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General News of Sunday, 21 February 2021

Source: Today NG

UN centre recommends use of floodwater to end herders-farmers conflict

The African Regional Centre for Space Science and Technology Education (ARCSSTE-E) has revealed how floodwater could be used to resolve festering crises between Fulani herdsmen and farmers nationwide.

ARCSSTE-E, an affiliate of the United Nations located in Obafemi Awolowo University (OAU), also explained that floodwater could be collected and reserved for the purpose of farming, fishing and ranching rather than open grazing that had been at the roots of the herders-farmers crisis.

The Executive Director of the centre, Dr. Ganiyu Agbaje recommended this approach at the opening ceremony of the Online Regional Training on Flood Monitoring and Forecasting Modelling in Abuja recently.

Speaking at the workshop, Agbaje urged the federal government “to take advantage of flood water for improved farming and ranching of livestock. The use of new technology will make it easier to predict floods and locate the people who are really affected.”

He said with satellite technology, floodwater “can be harnessed for farming, ranching and others. It can be used for farming and even fishing, if you study the way the fish move, there is always migration.

“River Niger is coming from Fouta Djallon. It moves through many countries down to Nigeria. When you know that the flood will take three months or five months for instance, you can use the water to plant rice, or you can gather it into a reservoir that can be used during the dry season.

“If you study the migration of fish, some fishes can be coming from Burkina Faso, maybe their fingerlings. You can gather them, put them in a fish pond here.

“There are so many things that can be done with flood water. If you know that certain places are lacking water, you can channel it to those farms that need those water.

“Like all these ranches that we have been talking about, that river is coming from the north, why do you need to move your animals. If you have a ranch there, when the water is coming, you will channel it and go and store it somewhere to be used.

“You can purify the water and it becomes drinking water, so why are we not using the flood water to make life easier? For Nigeria to reach her potential in agriculture and control destruction from flood, there is the need to accurately forecast and monitor floods.”

The executive director, also, observed that there was an urgent need to identify flood hotspot areas in order to make a quick flood damage assessment using satellite technology.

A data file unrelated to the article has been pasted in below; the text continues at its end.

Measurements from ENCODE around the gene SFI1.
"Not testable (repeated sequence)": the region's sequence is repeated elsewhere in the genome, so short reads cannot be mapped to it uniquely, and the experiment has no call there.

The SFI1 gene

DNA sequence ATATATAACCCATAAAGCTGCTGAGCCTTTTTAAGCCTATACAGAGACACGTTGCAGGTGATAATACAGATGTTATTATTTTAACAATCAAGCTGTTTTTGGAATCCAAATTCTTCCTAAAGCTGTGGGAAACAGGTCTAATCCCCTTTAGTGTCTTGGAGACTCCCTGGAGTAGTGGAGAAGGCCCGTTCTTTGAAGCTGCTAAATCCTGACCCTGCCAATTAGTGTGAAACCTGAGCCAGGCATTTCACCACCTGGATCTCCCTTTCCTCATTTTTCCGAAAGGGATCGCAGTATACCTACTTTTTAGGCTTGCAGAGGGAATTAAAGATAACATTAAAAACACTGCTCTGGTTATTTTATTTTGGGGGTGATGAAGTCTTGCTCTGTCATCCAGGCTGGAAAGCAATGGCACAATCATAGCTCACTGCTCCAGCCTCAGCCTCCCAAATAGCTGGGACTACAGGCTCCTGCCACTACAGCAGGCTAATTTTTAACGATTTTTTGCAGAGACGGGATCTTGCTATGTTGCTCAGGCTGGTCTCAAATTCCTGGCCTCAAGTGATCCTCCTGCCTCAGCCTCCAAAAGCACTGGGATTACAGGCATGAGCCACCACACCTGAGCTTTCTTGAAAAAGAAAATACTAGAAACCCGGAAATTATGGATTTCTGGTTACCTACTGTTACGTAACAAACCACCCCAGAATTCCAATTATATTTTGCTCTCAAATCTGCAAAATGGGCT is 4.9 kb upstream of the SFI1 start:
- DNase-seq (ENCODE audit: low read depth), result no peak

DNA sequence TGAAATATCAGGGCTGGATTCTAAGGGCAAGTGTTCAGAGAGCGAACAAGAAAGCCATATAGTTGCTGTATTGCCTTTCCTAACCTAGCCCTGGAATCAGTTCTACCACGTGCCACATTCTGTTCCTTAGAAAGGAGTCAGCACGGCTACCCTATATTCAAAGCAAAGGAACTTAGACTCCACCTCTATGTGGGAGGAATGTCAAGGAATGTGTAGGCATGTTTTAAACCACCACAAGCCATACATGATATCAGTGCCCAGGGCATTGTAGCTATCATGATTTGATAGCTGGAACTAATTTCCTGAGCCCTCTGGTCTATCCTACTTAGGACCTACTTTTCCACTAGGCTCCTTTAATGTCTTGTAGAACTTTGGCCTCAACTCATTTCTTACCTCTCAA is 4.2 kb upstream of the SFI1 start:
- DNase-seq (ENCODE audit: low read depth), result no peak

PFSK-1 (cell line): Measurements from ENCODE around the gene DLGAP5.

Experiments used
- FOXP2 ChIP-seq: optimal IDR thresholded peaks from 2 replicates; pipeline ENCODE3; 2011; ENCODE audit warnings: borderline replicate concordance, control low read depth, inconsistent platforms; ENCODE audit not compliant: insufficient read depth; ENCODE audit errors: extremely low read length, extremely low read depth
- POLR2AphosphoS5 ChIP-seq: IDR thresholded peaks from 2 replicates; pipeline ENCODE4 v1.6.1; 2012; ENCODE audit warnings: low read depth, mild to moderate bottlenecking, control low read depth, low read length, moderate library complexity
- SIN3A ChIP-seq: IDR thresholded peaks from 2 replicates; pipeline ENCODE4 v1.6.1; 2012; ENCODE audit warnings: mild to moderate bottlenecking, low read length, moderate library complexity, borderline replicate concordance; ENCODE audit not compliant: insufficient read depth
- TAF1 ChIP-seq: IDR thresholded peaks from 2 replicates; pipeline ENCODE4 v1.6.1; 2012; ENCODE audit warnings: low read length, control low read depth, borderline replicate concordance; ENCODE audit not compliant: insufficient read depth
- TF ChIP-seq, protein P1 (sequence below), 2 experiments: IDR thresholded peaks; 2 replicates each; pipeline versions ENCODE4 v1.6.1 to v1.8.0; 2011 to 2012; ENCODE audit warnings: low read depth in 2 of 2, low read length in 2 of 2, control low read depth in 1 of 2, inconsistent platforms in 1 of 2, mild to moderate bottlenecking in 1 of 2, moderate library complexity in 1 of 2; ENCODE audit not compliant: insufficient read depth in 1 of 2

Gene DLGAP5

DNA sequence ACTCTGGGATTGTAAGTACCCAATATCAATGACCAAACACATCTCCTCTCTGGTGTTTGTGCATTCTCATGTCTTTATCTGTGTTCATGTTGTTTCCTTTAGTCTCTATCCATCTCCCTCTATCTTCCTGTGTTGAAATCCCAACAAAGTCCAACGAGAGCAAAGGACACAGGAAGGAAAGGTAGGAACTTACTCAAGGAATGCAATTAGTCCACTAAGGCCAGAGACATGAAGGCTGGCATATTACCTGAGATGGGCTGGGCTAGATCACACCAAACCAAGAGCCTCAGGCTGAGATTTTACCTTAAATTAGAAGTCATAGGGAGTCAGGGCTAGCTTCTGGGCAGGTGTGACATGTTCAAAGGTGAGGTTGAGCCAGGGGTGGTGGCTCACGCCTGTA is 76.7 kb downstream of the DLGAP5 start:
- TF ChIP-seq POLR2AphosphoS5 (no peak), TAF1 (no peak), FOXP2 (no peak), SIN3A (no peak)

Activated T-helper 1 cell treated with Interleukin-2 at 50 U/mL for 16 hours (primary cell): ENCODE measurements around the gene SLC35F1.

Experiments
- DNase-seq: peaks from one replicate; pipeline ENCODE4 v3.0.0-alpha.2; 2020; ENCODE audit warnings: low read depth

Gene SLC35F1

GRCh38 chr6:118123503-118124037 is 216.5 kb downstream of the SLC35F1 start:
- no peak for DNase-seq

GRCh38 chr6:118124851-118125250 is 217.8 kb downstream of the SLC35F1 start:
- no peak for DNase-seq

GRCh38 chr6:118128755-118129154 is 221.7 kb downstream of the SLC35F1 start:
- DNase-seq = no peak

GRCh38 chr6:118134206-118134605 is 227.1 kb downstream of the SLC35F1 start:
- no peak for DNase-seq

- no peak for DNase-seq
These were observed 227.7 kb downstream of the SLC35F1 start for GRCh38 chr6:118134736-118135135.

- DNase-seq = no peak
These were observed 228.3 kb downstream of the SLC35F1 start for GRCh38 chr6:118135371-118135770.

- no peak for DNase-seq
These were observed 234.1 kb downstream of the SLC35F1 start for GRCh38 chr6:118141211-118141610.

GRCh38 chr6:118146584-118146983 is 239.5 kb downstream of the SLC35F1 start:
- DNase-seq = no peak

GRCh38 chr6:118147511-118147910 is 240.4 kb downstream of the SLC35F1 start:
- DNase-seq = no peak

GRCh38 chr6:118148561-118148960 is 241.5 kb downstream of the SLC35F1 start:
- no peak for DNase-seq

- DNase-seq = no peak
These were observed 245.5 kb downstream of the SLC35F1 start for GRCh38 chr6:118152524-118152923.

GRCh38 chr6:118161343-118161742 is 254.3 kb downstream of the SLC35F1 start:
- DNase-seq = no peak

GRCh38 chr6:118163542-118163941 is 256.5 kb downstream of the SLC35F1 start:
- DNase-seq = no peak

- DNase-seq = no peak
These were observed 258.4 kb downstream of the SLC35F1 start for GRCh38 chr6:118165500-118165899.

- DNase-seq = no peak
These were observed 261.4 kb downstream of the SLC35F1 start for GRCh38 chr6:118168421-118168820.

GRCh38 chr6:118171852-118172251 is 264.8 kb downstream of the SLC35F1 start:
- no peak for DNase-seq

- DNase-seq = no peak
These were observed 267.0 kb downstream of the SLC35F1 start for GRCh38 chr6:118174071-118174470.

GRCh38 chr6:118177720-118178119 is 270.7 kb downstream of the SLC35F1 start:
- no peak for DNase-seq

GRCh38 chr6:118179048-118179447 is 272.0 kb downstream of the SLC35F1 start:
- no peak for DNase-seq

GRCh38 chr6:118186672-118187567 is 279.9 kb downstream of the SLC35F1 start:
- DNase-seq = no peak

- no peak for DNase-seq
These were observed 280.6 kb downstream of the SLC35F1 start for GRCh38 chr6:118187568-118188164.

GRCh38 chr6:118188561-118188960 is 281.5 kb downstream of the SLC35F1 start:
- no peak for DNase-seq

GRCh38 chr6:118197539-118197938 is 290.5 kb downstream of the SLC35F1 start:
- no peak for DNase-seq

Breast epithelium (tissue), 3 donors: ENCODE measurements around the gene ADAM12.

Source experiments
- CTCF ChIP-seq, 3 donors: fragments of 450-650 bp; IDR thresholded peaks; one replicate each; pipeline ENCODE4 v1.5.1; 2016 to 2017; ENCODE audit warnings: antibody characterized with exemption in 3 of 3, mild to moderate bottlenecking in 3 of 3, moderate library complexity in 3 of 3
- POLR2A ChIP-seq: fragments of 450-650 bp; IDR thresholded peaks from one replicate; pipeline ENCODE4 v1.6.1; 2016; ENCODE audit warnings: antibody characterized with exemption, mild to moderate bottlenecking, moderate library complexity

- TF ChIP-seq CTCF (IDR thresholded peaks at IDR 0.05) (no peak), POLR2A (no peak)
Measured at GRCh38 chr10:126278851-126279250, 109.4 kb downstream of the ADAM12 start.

If Nigeria could join forces with West African states to adopt satellite technology in better predicting environmental patterns, Agbaje noted that it would help to mitigate flood, which has destroyed several million dollars worth of farmlands and property.

He said the training would equip participants with skills and requisite tools “to enable them to identify flood-hotspot areas in order to make a quick flood damage assessment, identify flood monitoring and forecast models as well as hydrological and hydraulic modelling.”

In order to sustain the successes of the project, Agbaje advised governments to further embrace technology for creative solutions and consider stronger laws to control the indiscriminate dumping of refuse which is a major cause of flooding in Africa.

He said: “Human beings are somehow meant to be unruly. So, society needs to be guided by the law, else I can go to your house and just mess it up. If there are no laws to say ‘you cannot dump refuse here’ then everywhere will be messy. We need to abide by the regulations and rules.

“The whole of Netherlands is on a flooded lane but they use engineering and other means to ensure that they stay afloat most of the time. We have millions of dollars lost every year to flooding in Africa, forcing ECOWAS to make a policy on disaster risk reduction but more has to be done to ensure that the impact is lower in Nigeria and other countries.”

Participants at the workshop were drawn from the Nigeria Hydrological Services Agency (NIHSA), Nigerian Meteorological Agency (NiMET), Nigerian Emergency Management Authority (NEMA) and the Federal Ministry of Environment.

In their separate goodwill messages, representatives of the Nigeria Hydrological Services Agency (NIHSA), Nigeria Meteorological Agency (NIMET) and National Emergency Management Agency (NEMA) said the training is aimed at building the capacity of stakeholders to better utilise satellite technology in providing accurate, timely and easily accessible information to improve the management of the environment.

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